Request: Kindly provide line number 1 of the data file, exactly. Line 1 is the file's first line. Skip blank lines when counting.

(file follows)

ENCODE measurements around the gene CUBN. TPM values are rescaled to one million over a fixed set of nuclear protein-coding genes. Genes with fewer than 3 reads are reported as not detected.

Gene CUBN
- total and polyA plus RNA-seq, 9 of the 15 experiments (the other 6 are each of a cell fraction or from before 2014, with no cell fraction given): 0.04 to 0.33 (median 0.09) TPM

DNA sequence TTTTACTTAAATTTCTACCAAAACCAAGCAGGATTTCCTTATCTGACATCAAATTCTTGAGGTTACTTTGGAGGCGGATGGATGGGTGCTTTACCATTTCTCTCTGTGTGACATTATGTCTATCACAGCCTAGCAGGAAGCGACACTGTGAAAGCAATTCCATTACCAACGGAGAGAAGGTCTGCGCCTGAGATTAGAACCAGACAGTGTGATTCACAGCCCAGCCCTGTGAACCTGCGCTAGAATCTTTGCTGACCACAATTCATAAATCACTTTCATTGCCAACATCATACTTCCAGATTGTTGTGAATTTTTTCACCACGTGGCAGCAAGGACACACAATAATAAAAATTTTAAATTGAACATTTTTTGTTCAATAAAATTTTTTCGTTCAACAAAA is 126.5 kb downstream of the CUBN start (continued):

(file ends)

ENCODE measurements around the gene CUBN. TPM values are rescaled to one million over a fixed set of nuclear protein-coding genes. Genes with fewer than 3 reads are reported as not detected.